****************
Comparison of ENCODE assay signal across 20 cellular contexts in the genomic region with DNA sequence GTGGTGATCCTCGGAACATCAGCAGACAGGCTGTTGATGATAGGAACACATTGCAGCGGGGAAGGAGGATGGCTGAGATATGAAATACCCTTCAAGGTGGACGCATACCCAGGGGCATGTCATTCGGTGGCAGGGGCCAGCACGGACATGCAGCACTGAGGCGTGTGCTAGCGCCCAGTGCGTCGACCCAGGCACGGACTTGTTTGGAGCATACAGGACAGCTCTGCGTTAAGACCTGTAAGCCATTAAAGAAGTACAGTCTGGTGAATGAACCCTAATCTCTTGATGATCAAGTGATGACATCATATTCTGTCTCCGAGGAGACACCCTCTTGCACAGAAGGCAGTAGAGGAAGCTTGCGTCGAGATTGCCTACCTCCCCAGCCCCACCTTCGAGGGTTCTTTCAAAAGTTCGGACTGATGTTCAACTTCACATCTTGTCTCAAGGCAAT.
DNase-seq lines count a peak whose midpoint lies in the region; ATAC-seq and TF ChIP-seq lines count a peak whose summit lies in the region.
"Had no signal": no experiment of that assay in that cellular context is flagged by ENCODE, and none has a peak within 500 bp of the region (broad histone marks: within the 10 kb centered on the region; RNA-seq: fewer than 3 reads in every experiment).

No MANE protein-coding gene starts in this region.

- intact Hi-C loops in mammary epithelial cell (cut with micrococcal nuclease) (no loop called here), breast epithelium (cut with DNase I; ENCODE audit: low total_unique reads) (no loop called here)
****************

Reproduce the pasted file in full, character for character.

Comparison of ENCODE assay signal across 20 cellular contexts in the genomic region with DNA sequence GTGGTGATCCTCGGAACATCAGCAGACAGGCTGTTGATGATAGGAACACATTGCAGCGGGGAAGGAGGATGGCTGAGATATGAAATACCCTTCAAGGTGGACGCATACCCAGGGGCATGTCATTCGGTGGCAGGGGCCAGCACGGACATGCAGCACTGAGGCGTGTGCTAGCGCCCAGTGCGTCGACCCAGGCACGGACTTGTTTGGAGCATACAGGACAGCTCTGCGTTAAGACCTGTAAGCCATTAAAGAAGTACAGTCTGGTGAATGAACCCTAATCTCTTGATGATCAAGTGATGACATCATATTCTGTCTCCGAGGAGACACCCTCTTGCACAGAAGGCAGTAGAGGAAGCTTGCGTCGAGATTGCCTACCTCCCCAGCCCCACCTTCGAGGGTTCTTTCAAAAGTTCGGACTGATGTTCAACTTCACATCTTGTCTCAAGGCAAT.
DNase-seq lines count a peak whose midpoint lies in the region; ATAC-seq and TF ChIP-seq lines count a peak whose summit lies in the region.
"Had no signal": no experiment of that assay in that cellular context is flagged by ENCODE, and none has a peak within 500 bp of the region (broad histone marks: within the 10 kb centered on the region; RNA-seq: fewer than 3 reads in every experiment).

No MANE protein-coding gene starts in this region.

- intact Hi-C loops in mammary epithelial cell (cut with micrococcal nuclease) (no loop called here), breast epithelium (cut with DNase I; ENCODE audit: low total_unique reads) (no loop called here)